It was once said that we are the average of the five people we spend the most time with. Four months ago, these five people were strangers that I was convinced I had very little in common with. Today they’re five of my closest mates without whom I would not have survived the first two quarters of business school. My randomly assigned study group consists of an eclectic mix of individuals and to fully understand why we work so well together, I need to share a bit about them.
Charley is our “process guy” who lays out the group’s objective on a weekly basis. His consulting background and organizational ability keeps the group ahead of schedule.
Caroline is our in-house mathematician who believes firmly that "Math is discovered rather than invented." Her unique experience within the insurance industry has been a source of great insight during group assignments.
Duncan, a former investment banker and equities trader is keen on sharing his wide array of knowledge from the construction of aluminum smelter plants to the best ski mountains in the world.
Dan with his private equity background brings a plethora of tangible skills that have benefited every member of the group. He has earned a reputation for having a standard of perfection in everything he does but more importantly, he loves sharing his advanced modeling skills and knowledge with our group and others.
Pratyusha is our resident engineer who constructively assesses the structural and logical integrity of our group assignments. Her perspective as an engineer is characterized by a balance of conveying a bold vision blended with hues of methodical practicality.
We are six individuals from four countries—England, Nigeria, India, and the U.S.—with six different industry backgrounds, yet we have thrived by adhering to four group principles (1) Efficiency (2) Challenging each other’s opinions (3) Having fun (4) Being consistent. Fall A and Fall B were marked by two sets of notoriously rigorous core courses but within study group 45, it was a period of time remembered as having meticulous peer-to-peer learning, comically capitalizing on each other’s idiosyncrasies, and finding innovative ways to master new concepts.
As a study group, we quickly realized that the capital structure of our individual time would be the most important determinant of our study group’s success. This meant being prepared prior to every study session to analyze case assignments, make meaningful recommendations, and augment structured models.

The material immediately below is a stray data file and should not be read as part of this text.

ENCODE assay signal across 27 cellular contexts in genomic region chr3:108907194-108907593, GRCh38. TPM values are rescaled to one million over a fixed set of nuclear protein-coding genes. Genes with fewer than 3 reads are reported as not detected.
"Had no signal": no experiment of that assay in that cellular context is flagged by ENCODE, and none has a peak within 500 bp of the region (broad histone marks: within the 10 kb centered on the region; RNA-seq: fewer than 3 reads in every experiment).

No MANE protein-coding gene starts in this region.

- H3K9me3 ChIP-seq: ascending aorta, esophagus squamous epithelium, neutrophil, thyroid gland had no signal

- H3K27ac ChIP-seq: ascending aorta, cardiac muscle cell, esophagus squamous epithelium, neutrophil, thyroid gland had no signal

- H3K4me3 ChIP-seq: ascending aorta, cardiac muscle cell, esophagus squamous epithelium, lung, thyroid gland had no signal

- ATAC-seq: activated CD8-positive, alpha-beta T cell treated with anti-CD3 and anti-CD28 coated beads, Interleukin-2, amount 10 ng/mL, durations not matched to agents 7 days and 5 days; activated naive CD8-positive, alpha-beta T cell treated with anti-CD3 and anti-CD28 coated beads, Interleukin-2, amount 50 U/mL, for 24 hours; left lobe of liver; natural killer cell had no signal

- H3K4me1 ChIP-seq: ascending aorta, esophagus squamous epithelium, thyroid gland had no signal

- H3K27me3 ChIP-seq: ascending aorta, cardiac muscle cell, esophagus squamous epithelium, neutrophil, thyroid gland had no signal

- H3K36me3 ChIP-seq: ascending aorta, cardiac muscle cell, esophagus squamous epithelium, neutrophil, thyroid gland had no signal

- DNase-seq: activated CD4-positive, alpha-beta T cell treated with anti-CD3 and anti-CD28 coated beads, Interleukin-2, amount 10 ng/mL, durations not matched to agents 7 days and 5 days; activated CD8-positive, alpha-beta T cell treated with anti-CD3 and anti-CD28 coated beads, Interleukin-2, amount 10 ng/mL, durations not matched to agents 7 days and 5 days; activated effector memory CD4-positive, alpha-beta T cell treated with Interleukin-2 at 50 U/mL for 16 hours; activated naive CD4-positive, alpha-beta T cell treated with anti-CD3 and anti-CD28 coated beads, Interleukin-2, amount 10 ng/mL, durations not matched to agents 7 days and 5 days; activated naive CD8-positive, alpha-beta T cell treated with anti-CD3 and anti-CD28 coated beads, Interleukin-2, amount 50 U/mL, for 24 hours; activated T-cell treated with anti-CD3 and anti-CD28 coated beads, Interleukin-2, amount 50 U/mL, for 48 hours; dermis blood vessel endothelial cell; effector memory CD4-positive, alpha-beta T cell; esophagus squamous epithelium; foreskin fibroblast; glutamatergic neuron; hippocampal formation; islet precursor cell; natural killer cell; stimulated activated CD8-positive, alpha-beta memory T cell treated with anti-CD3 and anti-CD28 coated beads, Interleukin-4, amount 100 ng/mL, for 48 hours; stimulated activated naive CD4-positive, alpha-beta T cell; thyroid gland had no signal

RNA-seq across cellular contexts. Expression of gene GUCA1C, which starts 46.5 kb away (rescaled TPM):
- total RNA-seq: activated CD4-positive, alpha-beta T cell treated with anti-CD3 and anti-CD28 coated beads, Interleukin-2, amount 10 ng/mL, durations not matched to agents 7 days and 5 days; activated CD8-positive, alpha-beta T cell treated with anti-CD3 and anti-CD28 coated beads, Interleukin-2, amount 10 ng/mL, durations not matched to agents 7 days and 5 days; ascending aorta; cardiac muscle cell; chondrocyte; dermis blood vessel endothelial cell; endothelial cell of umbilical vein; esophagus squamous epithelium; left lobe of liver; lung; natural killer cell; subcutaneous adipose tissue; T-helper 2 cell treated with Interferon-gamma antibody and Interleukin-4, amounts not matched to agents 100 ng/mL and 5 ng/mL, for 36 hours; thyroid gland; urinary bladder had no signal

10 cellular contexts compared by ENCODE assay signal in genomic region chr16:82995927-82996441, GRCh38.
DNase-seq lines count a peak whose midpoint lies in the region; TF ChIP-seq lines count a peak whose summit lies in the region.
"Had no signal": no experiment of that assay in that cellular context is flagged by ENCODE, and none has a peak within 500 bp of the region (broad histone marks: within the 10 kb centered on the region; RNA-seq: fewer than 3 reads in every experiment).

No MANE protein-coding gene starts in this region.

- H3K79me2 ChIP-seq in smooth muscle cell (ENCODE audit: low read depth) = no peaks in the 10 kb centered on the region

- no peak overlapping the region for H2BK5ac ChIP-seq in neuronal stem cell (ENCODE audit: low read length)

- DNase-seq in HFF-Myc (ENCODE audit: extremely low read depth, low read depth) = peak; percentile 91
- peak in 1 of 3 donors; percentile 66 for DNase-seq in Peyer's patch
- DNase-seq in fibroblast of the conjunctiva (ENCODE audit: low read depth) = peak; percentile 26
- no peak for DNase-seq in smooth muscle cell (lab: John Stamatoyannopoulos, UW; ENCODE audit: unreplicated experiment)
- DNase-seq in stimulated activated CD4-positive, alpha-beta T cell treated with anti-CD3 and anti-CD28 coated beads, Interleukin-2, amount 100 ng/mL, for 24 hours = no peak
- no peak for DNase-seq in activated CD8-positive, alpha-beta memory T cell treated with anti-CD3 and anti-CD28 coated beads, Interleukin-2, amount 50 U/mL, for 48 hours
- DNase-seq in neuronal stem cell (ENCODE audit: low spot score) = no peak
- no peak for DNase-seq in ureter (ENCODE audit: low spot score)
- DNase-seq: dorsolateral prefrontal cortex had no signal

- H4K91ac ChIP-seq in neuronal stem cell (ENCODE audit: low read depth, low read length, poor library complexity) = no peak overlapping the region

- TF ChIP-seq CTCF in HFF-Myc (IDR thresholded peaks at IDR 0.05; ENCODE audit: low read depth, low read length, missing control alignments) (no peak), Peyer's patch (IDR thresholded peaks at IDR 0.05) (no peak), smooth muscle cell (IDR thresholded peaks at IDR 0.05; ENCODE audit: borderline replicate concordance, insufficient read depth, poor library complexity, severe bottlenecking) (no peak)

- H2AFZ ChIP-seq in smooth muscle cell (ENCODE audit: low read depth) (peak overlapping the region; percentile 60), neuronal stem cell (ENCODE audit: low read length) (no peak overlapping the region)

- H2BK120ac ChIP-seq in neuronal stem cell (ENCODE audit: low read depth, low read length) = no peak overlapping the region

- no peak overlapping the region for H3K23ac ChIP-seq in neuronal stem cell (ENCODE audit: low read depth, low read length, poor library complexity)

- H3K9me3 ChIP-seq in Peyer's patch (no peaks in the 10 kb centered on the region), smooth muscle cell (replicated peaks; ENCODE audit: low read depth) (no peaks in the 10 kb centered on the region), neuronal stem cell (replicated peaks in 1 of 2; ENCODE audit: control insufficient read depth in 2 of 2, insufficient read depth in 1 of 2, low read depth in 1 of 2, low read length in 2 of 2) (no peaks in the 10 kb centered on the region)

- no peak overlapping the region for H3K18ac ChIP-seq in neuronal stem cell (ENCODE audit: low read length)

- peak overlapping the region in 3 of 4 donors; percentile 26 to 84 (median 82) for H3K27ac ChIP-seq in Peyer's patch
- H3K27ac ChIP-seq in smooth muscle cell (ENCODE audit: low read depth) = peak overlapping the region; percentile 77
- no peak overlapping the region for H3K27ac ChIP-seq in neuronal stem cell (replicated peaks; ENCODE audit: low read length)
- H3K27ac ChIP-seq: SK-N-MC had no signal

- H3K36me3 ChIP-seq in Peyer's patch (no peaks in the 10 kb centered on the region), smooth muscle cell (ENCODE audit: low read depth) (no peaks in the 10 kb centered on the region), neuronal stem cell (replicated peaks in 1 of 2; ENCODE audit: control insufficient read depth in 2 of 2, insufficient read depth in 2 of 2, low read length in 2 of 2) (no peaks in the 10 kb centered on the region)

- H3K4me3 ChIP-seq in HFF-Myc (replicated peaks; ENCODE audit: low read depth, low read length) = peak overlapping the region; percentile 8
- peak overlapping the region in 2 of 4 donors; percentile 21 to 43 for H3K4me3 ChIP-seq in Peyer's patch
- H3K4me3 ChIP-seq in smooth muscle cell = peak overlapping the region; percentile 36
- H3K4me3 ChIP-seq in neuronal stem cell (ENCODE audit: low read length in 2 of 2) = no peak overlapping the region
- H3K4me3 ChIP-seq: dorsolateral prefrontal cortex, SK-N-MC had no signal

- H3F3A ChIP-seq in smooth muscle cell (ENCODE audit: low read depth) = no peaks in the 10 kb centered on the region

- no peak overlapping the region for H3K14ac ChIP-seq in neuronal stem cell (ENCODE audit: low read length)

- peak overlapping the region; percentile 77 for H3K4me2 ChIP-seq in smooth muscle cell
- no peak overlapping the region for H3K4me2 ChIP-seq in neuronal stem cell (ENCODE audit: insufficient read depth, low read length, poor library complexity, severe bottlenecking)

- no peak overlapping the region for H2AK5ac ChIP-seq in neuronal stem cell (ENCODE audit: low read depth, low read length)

An important strength of our group was the diversity of thought expressed during each study session. Considering that we had distinct approaches to solving problems, we constantly challenged each other to substantiate individual positions through transparency and quantifiable data. This approach helped each member hone the ability to objectively view and analyze problems. In essence, when Caroline offers a mathematical hypothesis, Dan and Duncan construct robust models, Pratyusha evaluates the logical veracity, and I validate by testing with empirical data, we can be pretty confident it was a well-executed assignment. We each valued the importance of confident humility and cherished the opportunity to learn from one another while challenging thought processes.
Creating a team environment hinged on support, humor, and commonalities ensured that our sessions were inherently fun. Our sessions usually commenced with playful banter about less than insightful class comments made by one of us, odd habits, humorous news events, or hockey. Having fun wasn’t just a byproduct of our group chemistry, it was an objective and some will argue that during the most academically demanding weeks, it diverted us from the perils of stress and enhanced the quality of our work.
We made a decision that consistently would be a hallmark of our group. Consistency in meeting, our work product, effort, and commitment to each other. We believe this was one of our most important decisions because it is one that will continue to characterize our support for one another for decades.
Emmanuel (Mark) Onyenyili is a first-year student at Tuck who has an obsession with all things marketing and branding related. Prior to Tuck, he was part of GEICO’s Emerging Leaders program, where he managed a New York Auto claims unit. At Tuck he is a student ambassador and a new co-chair of the Marketing and Brand Management Club. Emmanuel loves talking about consumers, insurance, Brooklyn and photography.
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